DGS Health Law Blog
Supreme Court Sides with Pharma on Prescription Data Mining
The U.S. Supreme Court recently struck down a Vermont law restricting data mining of medical prescription information in Sorrell v. IMS Health. Although the Court ruled on this issue in June, it is an important opinion with widespread impact, and as this blog has addressed lower courts’ opinions on this issue in the past, it is notable that this question is now resolved.
The ruling, based on free speech grounds, allows pharmaceutical companies to purchase prescribing data and use that data to tailor marketing efforts to physicians. This data is commonly collected by pharmacies and sold to prescription drug intermediaries (“PDIs”), who then sell the information to prescription drug companies. The data generally contains information regarding the prescribing doctor and the medication itself and does not contain identifiable patient information.
The Vermont law directly prohibited the sale, licensing, or exchange of prescription data, and the state legislature advanced three objectives in passing the law: curtailing overprescription of drugs, controlling healthcare costs, and protecting physician privacy. The majority opinion by Justice Kennedy established that the law contained both a “content- and speaker-based restriction” on speech, which required the Court to apply “heightened judicial scrutiny” to assess its validity. Under this assessment, the Court rejected each of Vermont’s policy justifications and found the law unconstitutional because it was not narrowly tailored to these policies.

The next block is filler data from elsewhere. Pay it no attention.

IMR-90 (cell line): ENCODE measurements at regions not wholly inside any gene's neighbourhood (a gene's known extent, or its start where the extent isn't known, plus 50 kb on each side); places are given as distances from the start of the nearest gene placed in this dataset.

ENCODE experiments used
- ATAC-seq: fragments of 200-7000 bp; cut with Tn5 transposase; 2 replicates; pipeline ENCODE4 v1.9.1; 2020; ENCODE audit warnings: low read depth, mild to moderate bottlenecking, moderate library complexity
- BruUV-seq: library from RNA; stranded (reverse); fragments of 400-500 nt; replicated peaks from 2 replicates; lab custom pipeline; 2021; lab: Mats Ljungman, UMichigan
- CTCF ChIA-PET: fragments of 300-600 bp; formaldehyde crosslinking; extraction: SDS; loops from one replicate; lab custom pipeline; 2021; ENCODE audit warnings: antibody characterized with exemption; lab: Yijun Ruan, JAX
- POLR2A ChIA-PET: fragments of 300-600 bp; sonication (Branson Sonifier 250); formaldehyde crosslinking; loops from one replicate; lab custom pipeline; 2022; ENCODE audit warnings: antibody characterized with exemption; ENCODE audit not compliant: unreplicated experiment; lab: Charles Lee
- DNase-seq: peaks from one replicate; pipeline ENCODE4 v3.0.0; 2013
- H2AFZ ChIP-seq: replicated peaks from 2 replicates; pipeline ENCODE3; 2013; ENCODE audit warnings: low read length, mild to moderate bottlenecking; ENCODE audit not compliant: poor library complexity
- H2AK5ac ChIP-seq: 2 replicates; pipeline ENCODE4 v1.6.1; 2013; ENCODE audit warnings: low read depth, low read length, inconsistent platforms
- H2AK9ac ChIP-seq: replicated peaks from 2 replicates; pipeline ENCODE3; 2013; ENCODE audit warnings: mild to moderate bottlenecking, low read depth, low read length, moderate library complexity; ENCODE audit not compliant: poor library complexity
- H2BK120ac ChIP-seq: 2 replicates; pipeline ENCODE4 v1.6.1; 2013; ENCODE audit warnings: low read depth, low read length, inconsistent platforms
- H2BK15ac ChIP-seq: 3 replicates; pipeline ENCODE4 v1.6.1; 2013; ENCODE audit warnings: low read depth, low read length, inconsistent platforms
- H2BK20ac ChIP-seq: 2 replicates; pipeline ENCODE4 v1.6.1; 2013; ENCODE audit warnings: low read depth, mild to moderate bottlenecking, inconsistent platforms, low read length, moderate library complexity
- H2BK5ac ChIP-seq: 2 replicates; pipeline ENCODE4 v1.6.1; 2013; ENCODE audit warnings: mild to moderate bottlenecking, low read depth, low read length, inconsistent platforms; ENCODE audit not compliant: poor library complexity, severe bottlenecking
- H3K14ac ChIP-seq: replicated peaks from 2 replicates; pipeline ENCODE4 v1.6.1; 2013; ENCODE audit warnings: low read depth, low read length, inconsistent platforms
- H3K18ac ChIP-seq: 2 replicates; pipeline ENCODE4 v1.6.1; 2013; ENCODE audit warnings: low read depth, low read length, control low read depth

Of note, the Court’s use of “heightened” scrutiny is somewhat ambiguous under free speech precedent. Typically, commercial speech is evaluated under an “intermediate scrutiny” test established in Central Hudson; however, “heightened” scrutiny has also been loosely used as a synonym for “strict scrutiny,” which requires a tighter correlation between the regulated speech and the government’s objectives.
Critics of the opinion argue that state regulators will have “less latitude to make policy decisions” regarding healthcare data and that courts now have broad discretion to invalidate commercial regulations based on the effects on free speech. However, there may still be hope for existing and future data mining statutes, particularly if the restrictions specifically target important interests, such as patient privacy, and do not single out certain types of buyers and sellers of data. For example, a Maine data mining statute similar to Vermont’s is only triggered when a physician elects to opt-out of submitting prescriber data, thus making the law’s restrictions much narrower. A number of state statutes are currently pending review in light of the Court’s opinion in Sorrell.
To read the Court's opinion, click here.